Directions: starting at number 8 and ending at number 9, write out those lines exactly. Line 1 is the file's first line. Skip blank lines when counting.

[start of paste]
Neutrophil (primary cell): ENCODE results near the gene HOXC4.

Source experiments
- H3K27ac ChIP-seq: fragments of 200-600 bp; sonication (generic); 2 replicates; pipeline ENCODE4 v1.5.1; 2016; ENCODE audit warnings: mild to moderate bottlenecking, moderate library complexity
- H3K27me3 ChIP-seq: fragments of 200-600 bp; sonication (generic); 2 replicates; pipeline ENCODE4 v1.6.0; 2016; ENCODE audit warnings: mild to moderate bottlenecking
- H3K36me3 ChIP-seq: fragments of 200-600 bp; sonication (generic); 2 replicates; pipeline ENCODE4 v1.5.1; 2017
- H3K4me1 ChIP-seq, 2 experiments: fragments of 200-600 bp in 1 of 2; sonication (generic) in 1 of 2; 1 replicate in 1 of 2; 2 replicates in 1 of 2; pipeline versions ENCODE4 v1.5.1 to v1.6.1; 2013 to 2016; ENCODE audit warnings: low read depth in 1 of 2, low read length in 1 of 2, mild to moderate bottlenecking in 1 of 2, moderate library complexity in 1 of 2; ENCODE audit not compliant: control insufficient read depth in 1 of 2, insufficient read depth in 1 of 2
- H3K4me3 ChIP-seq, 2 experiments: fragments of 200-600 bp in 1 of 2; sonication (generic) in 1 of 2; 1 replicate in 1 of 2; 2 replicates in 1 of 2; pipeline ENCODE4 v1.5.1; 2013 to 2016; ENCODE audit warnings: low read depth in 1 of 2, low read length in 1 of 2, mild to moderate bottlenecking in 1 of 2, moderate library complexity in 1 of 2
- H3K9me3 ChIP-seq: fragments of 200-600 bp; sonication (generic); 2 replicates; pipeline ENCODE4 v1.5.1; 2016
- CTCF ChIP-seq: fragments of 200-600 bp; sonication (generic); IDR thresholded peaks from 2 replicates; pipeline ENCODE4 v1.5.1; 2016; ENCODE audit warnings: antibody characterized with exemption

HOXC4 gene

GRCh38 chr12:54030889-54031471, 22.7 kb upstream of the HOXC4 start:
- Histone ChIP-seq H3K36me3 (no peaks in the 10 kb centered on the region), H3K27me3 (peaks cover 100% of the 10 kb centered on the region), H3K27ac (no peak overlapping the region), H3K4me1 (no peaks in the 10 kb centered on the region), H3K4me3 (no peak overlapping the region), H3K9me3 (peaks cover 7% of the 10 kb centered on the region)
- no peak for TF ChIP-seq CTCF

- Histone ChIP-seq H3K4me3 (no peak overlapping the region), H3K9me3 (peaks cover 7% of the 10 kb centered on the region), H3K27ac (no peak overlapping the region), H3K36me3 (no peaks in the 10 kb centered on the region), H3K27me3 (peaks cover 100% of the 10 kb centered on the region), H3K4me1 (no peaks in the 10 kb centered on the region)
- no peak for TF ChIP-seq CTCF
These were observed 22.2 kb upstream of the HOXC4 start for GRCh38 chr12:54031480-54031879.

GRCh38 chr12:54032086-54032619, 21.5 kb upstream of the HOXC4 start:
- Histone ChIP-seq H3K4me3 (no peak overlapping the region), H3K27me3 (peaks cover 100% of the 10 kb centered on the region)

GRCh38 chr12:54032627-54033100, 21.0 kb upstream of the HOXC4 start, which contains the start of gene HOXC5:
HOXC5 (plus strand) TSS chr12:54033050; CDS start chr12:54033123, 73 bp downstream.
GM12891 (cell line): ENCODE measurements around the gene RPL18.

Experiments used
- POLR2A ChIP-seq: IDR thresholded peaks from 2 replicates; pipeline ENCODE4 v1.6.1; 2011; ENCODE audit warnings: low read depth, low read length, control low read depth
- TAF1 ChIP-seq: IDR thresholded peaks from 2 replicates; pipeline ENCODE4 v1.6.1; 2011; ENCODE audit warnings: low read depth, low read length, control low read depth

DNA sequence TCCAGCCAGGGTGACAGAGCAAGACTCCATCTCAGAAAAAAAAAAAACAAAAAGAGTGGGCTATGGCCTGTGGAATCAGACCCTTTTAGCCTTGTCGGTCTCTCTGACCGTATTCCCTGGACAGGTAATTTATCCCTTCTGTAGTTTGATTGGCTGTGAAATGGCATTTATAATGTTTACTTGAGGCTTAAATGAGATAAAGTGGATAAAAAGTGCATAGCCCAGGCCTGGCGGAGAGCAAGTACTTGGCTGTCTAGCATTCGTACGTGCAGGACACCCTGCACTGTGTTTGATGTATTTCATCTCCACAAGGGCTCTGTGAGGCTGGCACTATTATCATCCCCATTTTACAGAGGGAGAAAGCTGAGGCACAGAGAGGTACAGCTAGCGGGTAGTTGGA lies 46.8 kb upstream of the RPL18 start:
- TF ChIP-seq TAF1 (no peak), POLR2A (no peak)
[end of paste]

- H3K9me3 ChIP-seq: fragments of 200-600 bp; sonication (generic); 2 replicates; pipeline ENCODE4 v1.5.1; 2016
- CTCF ChIP-seq: fragments of 200-600 bp; sonication (generic); IDR thresholded peaks from 2 replicates; pipeline ENCODE4 v1.5.1; 2016; ENCODE audit warnings: antibody characterized with exemption